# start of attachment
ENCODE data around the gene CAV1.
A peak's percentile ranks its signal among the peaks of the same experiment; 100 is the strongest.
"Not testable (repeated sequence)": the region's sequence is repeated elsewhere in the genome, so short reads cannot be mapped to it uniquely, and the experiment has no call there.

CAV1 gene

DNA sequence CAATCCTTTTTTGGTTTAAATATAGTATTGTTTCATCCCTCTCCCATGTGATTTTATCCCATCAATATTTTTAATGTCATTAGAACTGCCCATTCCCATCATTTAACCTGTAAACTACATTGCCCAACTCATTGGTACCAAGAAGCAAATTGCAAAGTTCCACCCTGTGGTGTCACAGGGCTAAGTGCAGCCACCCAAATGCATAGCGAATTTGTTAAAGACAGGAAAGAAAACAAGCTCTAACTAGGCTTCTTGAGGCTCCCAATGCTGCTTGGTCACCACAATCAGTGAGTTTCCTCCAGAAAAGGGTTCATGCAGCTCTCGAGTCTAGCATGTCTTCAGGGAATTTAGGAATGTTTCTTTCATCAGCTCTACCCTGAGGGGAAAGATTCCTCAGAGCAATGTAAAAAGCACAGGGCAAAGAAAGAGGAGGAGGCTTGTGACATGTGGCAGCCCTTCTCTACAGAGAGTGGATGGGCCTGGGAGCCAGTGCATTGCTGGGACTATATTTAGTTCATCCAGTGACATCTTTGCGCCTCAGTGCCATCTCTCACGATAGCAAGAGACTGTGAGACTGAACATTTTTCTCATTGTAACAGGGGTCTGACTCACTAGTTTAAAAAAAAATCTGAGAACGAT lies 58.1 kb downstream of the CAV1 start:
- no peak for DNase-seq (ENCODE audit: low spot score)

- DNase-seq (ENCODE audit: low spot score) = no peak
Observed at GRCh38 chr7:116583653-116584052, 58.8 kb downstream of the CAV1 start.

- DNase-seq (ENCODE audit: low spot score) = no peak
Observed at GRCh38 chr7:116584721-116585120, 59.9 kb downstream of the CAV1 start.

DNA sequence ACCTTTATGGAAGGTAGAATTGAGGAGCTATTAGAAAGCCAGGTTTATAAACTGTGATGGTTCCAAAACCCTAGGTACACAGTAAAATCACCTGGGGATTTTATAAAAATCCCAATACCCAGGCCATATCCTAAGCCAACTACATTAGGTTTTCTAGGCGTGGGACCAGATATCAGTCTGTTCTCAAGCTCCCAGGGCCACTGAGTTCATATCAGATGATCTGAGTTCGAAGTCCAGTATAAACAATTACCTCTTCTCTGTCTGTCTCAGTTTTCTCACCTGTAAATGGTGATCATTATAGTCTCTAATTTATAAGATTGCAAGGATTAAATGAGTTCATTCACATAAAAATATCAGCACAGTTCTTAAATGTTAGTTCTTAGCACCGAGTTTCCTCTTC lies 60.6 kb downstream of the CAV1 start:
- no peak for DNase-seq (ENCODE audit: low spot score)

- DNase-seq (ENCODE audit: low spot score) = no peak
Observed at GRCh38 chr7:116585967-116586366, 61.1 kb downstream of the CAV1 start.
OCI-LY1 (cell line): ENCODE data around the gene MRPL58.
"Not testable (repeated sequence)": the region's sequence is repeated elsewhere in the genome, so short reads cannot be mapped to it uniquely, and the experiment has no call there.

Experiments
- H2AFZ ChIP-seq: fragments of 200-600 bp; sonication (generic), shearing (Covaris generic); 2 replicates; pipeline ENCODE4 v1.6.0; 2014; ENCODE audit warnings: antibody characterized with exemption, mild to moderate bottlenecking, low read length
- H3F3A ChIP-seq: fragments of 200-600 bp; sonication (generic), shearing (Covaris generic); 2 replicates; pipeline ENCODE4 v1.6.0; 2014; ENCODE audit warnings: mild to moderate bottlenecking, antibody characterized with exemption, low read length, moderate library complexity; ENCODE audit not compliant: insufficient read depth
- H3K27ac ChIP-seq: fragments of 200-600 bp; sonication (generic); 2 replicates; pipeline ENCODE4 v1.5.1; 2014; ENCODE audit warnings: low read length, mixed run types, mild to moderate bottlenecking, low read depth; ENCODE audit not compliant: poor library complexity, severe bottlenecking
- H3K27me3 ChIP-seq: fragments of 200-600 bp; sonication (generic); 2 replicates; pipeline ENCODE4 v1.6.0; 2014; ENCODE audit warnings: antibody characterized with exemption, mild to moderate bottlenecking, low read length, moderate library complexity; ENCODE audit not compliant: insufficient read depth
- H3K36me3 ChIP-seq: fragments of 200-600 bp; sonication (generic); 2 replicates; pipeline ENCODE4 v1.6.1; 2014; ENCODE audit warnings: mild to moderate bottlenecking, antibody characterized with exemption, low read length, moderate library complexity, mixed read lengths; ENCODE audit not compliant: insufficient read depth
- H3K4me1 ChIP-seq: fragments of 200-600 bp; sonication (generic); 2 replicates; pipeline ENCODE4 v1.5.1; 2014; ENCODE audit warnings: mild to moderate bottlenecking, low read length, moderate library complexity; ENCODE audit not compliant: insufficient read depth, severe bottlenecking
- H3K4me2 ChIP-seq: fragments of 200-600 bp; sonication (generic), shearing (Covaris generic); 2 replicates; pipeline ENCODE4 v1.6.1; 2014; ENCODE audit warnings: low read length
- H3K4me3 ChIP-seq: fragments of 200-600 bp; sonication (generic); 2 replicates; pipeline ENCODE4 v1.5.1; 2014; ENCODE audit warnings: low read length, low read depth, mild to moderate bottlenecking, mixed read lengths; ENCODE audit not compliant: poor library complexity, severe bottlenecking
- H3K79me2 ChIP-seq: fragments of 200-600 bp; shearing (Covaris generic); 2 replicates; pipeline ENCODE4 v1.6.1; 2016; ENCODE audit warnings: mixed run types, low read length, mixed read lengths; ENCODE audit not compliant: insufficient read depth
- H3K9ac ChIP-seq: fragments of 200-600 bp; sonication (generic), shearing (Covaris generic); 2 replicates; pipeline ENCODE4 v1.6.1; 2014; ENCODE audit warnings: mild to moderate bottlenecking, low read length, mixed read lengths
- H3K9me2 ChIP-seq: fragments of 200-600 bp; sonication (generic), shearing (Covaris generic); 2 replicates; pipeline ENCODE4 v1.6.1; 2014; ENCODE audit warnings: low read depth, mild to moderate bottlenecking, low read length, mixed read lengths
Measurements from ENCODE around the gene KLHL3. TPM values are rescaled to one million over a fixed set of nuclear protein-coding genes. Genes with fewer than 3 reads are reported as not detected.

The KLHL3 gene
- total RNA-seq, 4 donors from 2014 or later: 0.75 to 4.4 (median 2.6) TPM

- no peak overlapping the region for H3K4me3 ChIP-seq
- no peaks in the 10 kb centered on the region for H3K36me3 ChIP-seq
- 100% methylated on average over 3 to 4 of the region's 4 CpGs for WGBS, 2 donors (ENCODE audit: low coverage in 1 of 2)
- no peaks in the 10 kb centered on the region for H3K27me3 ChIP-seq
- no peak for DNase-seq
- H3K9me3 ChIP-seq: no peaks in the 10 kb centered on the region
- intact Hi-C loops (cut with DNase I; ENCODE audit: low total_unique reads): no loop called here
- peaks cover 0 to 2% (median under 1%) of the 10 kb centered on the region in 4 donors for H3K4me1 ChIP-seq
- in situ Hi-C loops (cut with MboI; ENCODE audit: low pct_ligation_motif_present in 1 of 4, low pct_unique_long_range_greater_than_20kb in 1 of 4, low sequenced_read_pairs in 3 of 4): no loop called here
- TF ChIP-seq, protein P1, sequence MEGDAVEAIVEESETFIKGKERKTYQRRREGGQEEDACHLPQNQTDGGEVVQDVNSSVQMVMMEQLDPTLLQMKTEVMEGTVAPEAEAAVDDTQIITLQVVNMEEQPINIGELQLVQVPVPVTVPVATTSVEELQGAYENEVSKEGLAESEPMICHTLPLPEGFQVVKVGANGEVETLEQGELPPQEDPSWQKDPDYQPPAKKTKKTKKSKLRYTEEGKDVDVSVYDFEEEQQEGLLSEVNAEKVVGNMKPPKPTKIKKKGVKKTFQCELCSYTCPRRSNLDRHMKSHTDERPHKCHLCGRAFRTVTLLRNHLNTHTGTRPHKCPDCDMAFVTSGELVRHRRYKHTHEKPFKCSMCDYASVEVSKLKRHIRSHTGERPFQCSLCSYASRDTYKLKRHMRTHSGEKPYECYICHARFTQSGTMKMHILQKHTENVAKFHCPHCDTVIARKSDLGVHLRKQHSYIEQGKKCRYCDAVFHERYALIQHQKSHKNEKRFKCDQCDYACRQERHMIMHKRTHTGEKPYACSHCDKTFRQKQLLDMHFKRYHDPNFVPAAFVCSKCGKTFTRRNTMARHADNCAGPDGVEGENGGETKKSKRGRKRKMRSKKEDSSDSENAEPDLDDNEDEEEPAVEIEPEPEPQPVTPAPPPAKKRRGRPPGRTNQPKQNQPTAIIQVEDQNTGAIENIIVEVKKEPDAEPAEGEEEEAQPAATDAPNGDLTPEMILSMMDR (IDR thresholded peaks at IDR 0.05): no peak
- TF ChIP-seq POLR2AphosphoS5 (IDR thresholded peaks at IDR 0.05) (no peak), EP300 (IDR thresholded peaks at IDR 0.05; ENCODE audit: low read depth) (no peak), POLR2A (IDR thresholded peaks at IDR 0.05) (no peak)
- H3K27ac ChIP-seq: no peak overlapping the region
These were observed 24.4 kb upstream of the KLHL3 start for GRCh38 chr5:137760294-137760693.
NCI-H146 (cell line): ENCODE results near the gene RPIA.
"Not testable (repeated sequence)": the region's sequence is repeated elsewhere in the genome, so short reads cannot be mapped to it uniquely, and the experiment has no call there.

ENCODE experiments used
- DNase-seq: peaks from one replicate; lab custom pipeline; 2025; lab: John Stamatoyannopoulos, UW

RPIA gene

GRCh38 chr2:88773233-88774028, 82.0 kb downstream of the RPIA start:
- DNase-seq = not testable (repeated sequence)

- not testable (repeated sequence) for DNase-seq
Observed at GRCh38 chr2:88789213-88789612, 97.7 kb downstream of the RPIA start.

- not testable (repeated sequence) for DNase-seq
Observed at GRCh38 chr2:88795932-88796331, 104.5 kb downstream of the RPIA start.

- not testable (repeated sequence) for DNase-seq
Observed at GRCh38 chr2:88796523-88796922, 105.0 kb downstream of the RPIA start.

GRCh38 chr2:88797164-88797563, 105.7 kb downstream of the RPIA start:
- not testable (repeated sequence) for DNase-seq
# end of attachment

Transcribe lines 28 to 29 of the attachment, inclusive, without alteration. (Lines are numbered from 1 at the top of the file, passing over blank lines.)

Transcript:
- H3K9me2 ChIP-seq: fragments of 200-600 bp; sonication (generic), shearing (Covaris generic); 2 replicates; pipeline ENCODE4 v1.6.1; 2014; ENCODE audit warnings: low read depth, mild to moderate bottlenecking, low read length, mixed read lengths
Measurements from ENCODE around the gene KLHL3. TPM values are rescaled to one million over a fixed set of nuclear protein-coding genes. Genes with fewer than 3 reads are reported as not detected.